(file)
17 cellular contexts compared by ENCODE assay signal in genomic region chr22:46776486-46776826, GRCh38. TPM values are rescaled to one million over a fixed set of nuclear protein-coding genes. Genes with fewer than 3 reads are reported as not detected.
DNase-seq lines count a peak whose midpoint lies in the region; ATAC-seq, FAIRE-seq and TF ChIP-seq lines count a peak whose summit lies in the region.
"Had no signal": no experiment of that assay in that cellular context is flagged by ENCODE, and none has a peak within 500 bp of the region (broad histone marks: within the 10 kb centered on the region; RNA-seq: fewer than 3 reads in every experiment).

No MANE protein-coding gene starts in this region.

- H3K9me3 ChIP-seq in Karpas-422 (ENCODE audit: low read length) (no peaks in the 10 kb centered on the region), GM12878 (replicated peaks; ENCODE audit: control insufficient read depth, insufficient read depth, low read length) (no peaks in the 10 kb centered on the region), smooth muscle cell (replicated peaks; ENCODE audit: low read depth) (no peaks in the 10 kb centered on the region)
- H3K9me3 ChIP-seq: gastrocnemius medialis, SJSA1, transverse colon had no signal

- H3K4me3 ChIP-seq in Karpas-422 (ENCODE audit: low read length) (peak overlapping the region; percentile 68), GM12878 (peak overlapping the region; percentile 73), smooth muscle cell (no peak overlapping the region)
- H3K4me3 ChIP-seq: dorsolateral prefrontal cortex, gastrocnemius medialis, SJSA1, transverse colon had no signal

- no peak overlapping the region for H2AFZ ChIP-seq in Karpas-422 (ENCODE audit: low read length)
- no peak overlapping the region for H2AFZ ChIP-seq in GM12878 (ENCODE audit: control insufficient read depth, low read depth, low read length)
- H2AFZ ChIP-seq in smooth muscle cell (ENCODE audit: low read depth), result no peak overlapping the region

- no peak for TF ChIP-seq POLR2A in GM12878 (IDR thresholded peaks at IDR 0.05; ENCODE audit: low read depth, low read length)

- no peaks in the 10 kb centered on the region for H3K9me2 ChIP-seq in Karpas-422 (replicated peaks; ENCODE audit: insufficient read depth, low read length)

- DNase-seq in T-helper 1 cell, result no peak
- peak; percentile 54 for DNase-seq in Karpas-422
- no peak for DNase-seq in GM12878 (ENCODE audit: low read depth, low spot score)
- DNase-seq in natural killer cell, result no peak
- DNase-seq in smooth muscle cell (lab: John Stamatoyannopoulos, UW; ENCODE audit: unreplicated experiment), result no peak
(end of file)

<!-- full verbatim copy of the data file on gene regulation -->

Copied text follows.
17 cellular contexts compared by ENCODE assay signal in genomic region chr22:46776486-46776826, GRCh38. TPM values are rescaled to one million over a fixed set of nuclear protein-coding genes. Genes with fewer than 3 reads are reported as not detected.
DNase-seq lines count a peak whose midpoint lies in the region; ATAC-seq, FAIRE-seq and TF ChIP-seq lines count a peak whose summit lies in the region.
"Had no signal": no experiment of that assay in that cellular context is flagged by ENCODE, and none has a peak within 500 bp of the region (broad histone marks: within the 10 kb centered on the region; RNA-seq: fewer than 3 reads in every experiment).

No MANE protein-coding gene starts in this region.

- H3K9me3 ChIP-seq in Karpas-422 (ENCODE audit: low read length) (no peaks in the 10 kb centered on the region), GM12878 (replicated peaks; ENCODE audit: control insufficient read depth, insufficient read depth, low read length) (no peaks in the 10 kb centered on the region), smooth muscle cell (replicated peaks; ENCODE audit: low read depth) (no peaks in the 10 kb centered on the region)
- H3K9me3 ChIP-seq: gastrocnemius medialis, SJSA1, transverse colon had no signal

- H3K4me3 ChIP-seq in Karpas-422 (ENCODE audit: low read length) (peak overlapping the region; percentile 68), GM12878 (peak overlapping the region; percentile 73), smooth muscle cell (no peak overlapping the region)
- H3K4me3 ChIP-seq: dorsolateral prefrontal cortex, gastrocnemius medialis, SJSA1, transverse colon had no signal

- no peak overlapping the region for H2AFZ ChIP-seq in Karpas-422 (ENCODE audit: low read length)
- no peak overlapping the region for H2AFZ ChIP-seq in GM12878 (ENCODE audit: control insufficient read depth, low read depth, low read length)
- H2AFZ ChIP-seq in smooth muscle cell (ENCODE audit: low read depth), result no peak overlapping the region

- no peak for TF ChIP-seq POLR2A in GM12878 (IDR thresholded peaks at IDR 0.05; ENCODE audit: low read depth, low read length)

- no peaks in the 10 kb centered on the region for H3K9me2 ChIP-seq in Karpas-422 (replicated peaks; ENCODE audit: insufficient read depth, low read length)

- DNase-seq in T-helper 1 cell, result no peak
- peak; percentile 54 for DNase-seq in Karpas-422
- no peak for DNase-seq in GM12878 (ENCODE audit: low read depth, low spot score)
- DNase-seq in natural killer cell, result no peak
- DNase-seq in smooth muscle cell (lab: John Stamatoyannopoulos, UW; ENCODE audit: unreplicated experiment), result no peak